Among the Many Hardest Problems in Computer Science Are Such Things As...
There’s a saying that the two hardest problems in computer science are caching, naming things, and off-by-one errors.
I think there’s just one hard problem: asynchronously shared state. The others are all instances of it.
Race conditions can only happen when processing happens in multiple places, and they become even more complicated when information is updated by multiple actors and stored in multiple places.
You read a thing from disk, do some stuff to it, write back the result. Except, while you’re doing stuff to the information, some other process reads the same file, does some different stuff to it, and writes its result back. Whoever takes the longest wins, the other’s write is gone.
Where this is more complicated is when the processing is done in human brains, which are notoriously hard to observe, operate in massively parallel fashion, and have extremely distributed and unreliable data storage capabilities.
What do we call this thing? Is it a cache, or a copy? A read-through cache? How often should it be purged? If it’s a copy, is it authoritative? When does it get synced back? The problem is not just that words have meaning, but that they have so many meanings.
A word like “specification” can mean “hard and fast set of rules which explicitly limit the scope of work” to one person, and “the beginning of a conversation which points at the intent of a feature” to someone else. They’re probably going to have some unproductive arguments about whether a thing “satisfies the spec” or not.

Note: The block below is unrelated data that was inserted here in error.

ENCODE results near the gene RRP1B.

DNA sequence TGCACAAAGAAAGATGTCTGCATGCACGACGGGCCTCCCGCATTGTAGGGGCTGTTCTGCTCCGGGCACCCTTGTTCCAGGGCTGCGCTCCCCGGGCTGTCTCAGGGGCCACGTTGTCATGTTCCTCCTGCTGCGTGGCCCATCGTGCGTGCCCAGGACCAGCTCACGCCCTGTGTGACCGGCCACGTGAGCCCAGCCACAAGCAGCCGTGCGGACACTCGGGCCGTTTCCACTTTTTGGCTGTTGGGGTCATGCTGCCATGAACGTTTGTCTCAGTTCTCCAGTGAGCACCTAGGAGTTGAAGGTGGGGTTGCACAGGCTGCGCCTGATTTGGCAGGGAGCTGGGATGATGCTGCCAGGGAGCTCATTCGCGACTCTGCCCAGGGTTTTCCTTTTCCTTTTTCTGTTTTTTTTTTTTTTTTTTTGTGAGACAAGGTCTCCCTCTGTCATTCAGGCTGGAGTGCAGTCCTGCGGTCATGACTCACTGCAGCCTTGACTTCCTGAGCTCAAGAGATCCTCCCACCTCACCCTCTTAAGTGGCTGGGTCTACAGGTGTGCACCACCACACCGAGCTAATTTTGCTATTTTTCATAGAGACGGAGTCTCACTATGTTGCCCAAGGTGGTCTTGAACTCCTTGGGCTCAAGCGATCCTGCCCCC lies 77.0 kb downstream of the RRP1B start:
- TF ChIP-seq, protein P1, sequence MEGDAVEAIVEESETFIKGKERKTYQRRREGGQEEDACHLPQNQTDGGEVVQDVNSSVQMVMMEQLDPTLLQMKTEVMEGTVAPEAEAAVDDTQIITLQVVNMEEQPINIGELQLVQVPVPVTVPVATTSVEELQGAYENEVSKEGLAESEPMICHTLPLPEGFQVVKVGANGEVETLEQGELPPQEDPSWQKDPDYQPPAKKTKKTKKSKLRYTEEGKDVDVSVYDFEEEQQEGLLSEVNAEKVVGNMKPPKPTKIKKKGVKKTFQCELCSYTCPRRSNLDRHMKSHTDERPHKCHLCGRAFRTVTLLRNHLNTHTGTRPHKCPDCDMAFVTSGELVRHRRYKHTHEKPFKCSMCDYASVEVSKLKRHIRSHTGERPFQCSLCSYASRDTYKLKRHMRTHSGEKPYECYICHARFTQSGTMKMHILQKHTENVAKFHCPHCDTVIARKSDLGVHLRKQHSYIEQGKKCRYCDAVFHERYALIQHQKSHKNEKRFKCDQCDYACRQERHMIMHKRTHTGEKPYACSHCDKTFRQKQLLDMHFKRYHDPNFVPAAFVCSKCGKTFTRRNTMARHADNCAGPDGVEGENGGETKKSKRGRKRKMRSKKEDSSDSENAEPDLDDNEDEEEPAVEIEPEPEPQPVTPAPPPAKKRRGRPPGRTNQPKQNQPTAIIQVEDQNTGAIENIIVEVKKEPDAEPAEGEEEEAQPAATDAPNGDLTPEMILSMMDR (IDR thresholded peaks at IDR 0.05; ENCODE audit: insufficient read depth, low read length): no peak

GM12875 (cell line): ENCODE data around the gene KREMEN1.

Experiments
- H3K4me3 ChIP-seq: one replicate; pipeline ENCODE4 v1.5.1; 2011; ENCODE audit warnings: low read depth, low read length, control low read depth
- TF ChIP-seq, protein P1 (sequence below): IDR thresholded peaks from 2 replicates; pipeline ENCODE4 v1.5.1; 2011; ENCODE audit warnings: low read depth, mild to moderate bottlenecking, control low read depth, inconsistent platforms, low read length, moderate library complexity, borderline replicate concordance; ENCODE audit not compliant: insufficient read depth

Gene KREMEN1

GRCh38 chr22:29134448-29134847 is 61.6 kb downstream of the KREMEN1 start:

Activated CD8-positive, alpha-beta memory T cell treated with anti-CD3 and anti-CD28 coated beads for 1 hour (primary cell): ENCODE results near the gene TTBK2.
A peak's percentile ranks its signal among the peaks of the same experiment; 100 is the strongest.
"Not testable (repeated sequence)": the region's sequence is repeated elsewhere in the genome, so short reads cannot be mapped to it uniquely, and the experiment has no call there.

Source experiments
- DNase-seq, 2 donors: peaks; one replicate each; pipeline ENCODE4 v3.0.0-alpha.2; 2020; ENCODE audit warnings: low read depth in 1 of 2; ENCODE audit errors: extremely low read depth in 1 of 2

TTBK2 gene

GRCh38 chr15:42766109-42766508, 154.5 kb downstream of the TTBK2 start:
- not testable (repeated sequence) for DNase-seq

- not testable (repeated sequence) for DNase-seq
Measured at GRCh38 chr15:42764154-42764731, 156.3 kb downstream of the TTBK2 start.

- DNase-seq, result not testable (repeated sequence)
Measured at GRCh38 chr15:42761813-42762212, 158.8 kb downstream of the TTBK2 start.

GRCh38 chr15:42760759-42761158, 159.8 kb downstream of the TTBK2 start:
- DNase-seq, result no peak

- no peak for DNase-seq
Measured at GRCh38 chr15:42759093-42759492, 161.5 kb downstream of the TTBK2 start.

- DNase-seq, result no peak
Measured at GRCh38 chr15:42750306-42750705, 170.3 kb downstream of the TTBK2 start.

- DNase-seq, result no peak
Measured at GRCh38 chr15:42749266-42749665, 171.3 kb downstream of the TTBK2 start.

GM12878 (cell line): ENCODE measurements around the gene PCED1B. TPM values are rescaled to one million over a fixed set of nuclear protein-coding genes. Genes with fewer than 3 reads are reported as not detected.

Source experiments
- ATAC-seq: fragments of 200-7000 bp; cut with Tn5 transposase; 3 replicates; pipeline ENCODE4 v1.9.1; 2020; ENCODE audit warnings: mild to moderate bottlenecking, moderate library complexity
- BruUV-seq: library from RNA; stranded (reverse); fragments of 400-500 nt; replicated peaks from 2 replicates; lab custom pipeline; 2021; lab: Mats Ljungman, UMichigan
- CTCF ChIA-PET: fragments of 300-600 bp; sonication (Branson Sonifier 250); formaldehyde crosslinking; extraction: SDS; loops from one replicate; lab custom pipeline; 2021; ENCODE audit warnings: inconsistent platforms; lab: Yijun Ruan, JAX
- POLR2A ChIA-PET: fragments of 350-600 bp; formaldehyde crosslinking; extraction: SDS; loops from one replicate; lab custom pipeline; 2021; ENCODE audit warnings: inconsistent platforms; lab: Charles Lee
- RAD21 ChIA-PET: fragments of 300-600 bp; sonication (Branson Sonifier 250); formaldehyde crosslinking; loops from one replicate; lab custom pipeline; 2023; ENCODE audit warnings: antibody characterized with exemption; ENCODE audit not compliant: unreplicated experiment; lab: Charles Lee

And that’s just when we’re talking about simple things like programming. Start getting into conflict or culture or strategy, and holy moly, it’s so much harder.
It’s tempting to say that the solution is “more communication”, but more bad communication can make the situation worse, and even good communication has a cost. “So write it down!” I say to myself in my internal argument, wherein I attempt to reconcile the state I share among the many processes across my brain. Ok, but write what down? Where? How often do you read it back again? Does anyone know where it’s written? Is it authoritative or suggestive? How does one edit it when the situation changes?
Turns out hard things are hard. My past self often assumed that something would not be so hard, and my current self now has to reconcile the new experience of hardness with the cached value of expected ease.
Shared state. It’s one hell of a fucker. The only easy thing is solipsism, but then it’s hard to get much done on your own, isn’t it?